My mom taught me to maintain a sense of humor even in difficult times.
I'm guessing Mike Riley can maintain his sense of humor despite Saturday's proceedings. He's 64. He's seen his share of good times and bad times and everything in between during four decades of football coaching. But, yes, Saturday was a distinctly bad time, as Nebraska dropped a 21-17 decision on its home field to Northern Illinois, a Mid-American Conference team that was 5-7 last season.
Riley obviously was in no mood for humor in the immediate aftermath.
"This will sound like an understatement, but we are just really bitterly disappointed with losing the game," the third-year Husker coach said.
At various points during the game, I found myself mumbling, "What a joke." But I don't think that's the sort of humor my dear mother had in mind.
So, let's go with this: If Nebraska is going to win nine games in the regular season, it will have to go 8-1 in the Big Ten Conference.
Now, that's funny.
Only it's not funny. At this point in Riley's tenure at Nebraska, it's a discouraging commentary on the state of the program.
Even comedian Larry The Cable Guy, an ardent Husker fan, was dour and biting after the Huskers fell to 1-2.
"Sickening loss. No words. We lose to NIU AND are getting squeezed out of our traditional thanksgiving game. Fantastic leadership," he tweeted.
What an awful end to a terrible week for Nebraska athletic director Shawn Eichorst. First, he did an embarrassing about-face Thursday regarding his stance on Black Friday games. And then came gameday. Egad.
Remember during the Bo Pelini era, when Eichorst said his policy was to avoid comment on coaches during a season? Well, there was Eichorst early Saturday afternoon, telling reporters the loss was "not acceptable" while also saying he remains optimistic about the direction of Riley's program.
We're talking about a program that is 3-6 in its last nine dating to last season. That span includes a 62-3 loss at Ohio State, a 40-10 defeat at Iowa and a 38-24 bowl loss to Tennessee that essentially sealed the fate of Nebraska defensive coordinator Mark Banker, who was fired by Riley in January.
In seven of the Huskers' past nine games, the opponent has scored first — a troubling trend.
In its latest loss, Nebraska looked vulnerable and sloppy on offense, the side of the ball that is supposed to be the program's strength right now. In addition to Banker, Riley last season fired special teams coordinator Bruce Read. Progress under Scott Booker has been minimal to this point.
Riley, 16-13 at Nebraska, hasn't fired anybody on offense, although you wonder about offensive line coach Mike Cavanaugh's future considering the decent talent in his group coupled with its glaringly poor performance against Northern Illinois and general inconsistency dating to last season.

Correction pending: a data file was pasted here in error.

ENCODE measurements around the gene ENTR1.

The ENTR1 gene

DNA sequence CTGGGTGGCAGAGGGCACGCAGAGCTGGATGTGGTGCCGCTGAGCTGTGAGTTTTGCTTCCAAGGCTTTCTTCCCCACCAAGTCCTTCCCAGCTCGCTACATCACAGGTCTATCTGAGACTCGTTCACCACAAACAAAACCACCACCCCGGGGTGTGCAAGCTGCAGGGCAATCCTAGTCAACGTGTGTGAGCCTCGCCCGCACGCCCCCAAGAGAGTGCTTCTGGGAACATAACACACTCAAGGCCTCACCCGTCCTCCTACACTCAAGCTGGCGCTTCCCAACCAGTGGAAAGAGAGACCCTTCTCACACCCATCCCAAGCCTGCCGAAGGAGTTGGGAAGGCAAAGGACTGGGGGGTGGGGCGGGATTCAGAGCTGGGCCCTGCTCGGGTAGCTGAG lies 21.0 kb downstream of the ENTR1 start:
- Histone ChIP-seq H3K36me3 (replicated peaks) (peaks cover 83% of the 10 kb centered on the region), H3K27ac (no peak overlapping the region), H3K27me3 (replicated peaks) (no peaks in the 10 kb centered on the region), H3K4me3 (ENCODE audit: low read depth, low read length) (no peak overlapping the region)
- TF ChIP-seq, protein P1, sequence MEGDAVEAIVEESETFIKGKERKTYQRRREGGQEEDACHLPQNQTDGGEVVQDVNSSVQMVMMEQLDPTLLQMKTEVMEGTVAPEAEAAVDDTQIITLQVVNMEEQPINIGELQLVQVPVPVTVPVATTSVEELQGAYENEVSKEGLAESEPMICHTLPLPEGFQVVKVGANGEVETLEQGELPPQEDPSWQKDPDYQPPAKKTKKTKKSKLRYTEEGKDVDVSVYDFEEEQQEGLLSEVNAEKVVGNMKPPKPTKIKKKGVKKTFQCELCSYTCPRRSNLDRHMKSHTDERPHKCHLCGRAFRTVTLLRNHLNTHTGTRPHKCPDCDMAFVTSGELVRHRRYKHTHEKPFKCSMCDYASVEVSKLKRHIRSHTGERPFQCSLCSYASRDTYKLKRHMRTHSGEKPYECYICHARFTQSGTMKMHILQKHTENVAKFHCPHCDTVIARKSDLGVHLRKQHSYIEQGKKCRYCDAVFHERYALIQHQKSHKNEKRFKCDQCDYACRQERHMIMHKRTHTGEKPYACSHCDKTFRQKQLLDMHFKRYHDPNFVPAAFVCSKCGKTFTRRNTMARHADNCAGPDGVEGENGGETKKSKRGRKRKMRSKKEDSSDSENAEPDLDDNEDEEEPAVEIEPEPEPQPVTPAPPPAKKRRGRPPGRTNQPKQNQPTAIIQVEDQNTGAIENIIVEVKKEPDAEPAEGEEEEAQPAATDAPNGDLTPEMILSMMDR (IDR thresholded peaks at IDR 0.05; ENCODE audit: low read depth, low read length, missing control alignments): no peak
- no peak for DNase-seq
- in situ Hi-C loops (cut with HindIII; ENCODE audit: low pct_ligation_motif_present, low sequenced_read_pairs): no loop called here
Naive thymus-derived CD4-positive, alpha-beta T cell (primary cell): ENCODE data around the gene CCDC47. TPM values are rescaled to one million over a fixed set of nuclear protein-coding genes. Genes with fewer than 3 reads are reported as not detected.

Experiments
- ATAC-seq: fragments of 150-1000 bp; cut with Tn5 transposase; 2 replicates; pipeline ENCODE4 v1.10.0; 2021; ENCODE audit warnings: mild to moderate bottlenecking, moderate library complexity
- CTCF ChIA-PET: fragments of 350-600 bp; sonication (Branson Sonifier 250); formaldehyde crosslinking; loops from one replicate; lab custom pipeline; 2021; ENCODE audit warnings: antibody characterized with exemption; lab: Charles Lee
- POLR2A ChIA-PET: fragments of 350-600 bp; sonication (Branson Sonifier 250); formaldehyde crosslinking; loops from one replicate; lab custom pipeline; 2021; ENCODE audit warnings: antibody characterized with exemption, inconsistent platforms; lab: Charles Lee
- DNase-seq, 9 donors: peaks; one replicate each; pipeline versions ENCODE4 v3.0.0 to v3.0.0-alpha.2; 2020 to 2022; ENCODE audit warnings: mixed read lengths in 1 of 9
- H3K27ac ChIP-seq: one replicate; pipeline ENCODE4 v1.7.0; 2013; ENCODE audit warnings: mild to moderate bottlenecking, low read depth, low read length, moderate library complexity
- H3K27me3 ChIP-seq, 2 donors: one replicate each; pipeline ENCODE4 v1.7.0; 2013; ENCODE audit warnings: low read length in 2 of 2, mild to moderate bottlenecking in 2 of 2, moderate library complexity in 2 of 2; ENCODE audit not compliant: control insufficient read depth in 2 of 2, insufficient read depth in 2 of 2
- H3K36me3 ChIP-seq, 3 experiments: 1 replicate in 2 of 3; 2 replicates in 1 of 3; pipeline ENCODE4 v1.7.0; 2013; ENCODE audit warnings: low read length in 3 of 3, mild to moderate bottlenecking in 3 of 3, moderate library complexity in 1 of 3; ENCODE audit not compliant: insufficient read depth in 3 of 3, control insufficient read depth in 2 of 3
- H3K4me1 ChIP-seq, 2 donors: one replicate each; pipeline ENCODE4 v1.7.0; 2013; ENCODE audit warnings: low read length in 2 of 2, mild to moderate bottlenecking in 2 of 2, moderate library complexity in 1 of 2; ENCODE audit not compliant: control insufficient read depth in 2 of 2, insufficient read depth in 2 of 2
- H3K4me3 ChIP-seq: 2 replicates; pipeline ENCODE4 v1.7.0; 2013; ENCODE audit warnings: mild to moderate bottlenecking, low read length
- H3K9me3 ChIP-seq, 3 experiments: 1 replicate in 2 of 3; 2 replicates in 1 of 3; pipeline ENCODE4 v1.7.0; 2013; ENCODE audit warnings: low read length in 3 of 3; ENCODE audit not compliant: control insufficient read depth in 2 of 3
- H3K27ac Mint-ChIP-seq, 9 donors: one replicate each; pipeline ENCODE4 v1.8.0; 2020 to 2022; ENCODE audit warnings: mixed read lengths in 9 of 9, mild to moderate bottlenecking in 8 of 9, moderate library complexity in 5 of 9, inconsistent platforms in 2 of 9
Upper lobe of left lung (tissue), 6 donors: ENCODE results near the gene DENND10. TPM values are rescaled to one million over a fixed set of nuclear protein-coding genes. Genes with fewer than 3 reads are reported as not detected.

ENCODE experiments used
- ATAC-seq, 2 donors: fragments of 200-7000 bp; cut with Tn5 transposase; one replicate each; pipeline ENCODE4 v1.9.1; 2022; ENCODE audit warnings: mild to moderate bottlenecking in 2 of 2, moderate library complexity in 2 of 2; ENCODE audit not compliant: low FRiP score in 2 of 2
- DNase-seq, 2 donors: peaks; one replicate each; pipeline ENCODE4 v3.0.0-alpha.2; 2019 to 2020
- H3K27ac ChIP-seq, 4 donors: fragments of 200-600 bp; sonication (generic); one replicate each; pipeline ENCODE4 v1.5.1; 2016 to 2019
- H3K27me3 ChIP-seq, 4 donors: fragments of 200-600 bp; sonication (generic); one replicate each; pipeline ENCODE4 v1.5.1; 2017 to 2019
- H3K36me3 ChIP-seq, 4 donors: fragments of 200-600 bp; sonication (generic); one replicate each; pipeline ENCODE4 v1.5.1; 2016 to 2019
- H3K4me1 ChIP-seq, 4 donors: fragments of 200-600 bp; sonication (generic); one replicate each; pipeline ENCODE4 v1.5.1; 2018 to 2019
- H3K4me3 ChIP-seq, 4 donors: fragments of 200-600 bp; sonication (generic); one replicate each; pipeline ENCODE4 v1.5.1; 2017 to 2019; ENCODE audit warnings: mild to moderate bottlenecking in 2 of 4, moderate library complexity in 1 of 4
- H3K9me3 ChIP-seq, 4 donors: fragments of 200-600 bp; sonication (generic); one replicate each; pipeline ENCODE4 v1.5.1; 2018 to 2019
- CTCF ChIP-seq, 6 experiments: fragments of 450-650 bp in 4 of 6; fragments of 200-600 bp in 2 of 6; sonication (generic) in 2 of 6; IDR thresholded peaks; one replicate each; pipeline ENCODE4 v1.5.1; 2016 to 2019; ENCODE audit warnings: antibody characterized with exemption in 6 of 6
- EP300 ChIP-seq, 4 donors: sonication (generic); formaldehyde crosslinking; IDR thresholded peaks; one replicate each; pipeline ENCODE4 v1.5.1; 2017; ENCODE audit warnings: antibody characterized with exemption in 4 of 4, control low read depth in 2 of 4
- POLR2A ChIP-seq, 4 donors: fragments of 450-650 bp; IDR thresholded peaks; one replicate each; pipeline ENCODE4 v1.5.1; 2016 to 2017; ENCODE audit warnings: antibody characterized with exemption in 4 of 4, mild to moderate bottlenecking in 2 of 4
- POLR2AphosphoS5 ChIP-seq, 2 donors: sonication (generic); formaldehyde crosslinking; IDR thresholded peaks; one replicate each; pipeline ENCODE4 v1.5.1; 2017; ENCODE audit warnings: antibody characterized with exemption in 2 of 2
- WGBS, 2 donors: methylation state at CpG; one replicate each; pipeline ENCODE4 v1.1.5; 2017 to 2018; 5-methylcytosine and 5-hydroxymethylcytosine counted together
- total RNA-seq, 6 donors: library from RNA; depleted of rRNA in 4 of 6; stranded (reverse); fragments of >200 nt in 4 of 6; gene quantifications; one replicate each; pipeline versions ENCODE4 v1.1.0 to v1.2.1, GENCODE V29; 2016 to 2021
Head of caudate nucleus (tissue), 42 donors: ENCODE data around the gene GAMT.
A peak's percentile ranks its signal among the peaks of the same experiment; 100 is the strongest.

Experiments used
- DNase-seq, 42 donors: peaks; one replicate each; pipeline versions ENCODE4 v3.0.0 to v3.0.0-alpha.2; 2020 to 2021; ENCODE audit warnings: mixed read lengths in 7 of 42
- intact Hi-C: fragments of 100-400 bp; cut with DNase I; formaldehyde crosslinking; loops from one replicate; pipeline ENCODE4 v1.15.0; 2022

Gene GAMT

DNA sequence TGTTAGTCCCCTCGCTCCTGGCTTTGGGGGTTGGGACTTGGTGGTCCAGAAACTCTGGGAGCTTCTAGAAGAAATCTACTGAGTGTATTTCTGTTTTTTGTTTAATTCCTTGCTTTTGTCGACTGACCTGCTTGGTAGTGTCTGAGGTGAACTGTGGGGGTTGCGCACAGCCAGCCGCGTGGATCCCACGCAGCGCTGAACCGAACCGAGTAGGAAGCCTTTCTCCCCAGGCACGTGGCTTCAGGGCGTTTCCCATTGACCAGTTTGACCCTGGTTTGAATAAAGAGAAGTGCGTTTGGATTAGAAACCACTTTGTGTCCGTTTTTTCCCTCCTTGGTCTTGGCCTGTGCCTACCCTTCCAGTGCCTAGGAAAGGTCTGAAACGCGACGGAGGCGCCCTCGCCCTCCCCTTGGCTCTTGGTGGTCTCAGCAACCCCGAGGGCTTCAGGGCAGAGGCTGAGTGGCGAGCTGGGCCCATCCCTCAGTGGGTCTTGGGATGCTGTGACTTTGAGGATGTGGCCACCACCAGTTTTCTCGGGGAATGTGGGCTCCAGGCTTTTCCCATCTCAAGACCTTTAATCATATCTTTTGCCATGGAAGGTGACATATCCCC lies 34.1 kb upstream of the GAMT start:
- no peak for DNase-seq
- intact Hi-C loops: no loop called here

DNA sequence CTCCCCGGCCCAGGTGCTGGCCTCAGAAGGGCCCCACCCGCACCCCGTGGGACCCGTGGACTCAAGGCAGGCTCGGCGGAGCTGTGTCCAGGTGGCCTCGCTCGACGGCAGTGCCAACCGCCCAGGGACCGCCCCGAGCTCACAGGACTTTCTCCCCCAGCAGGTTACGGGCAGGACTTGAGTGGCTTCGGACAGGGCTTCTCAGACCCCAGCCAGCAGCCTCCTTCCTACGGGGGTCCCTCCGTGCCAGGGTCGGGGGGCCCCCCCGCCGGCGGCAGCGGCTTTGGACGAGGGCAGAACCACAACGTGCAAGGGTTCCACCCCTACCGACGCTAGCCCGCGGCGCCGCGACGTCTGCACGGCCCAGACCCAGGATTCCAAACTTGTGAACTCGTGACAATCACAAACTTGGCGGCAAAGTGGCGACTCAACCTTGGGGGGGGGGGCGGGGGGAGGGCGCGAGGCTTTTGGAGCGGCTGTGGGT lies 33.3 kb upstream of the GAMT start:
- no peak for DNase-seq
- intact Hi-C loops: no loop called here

But the offensive line is just one of Nebraska's issues, many of which came to light during one of the most memorable defeats in the history of the program.
Boos rained down from the stands as Husker players jogged to the tunnel at halftime. What we saw during the first half from Riley's crew — at least in terms of sloppy play, especially on offense and special teams — was remarkable. I regarded it all with a degree of sadness.
Thanks largely to first-year Nebraska defensive coordinator Bob Diaco's unit playing an inspired and sound game, the Huskers managed to take a 17-14 lead with 11:14 left in the contest. You thought maybe order had been restored. Fat chance.
Nebraska was playing a lot of man-to-man pass coverage with little safety help. You got the feeling Northern Illinois was waiting for the right time to take advantage. The right time arrived. Daniel Santacaterina lofted a 47-yard strike to Christian Blake, and five plays later, the Huskies took the lead for good with 8:52 remaining.
At that point, the amount of empty seats in Memorial Stadium was troubling. And probably a statement about how many fans feel about the program.
"On the outside looking in, it's hard to objectively say (there's progress )," Eichorst said. "But I do see that on a lot of levels. I'm not concerned about the end of last season and those sorts of things. My obligation is to these young men who are in our program and our coaches and our staff.
"We'll be judged week to week based on our performance, and today's performance was not good and not acceptable … I'm sure Mike would say the same thing."
Riley did express disappointment and concern, as you would expect. But I'm done giving Nebraska head coaches much credit for owning up to poor performances. I did it with Frank Solich and Bill Callahan and Bo Pelini and yeah, here we go again. And again and again.
You start to try to put the magnitude of this loss in perspective and realize there's a long list of bad losses in the past 16 years or so. Take your damned pick.
It's important to avoid overreacting to losses. It's also important to maintain perspective and, yes, a sense of humor.
As for maintaining a strong sense of optimism for where Riley's program is headed, well, good luck with that based on what we saw on a particularly gray Saturday on Stadium Drive.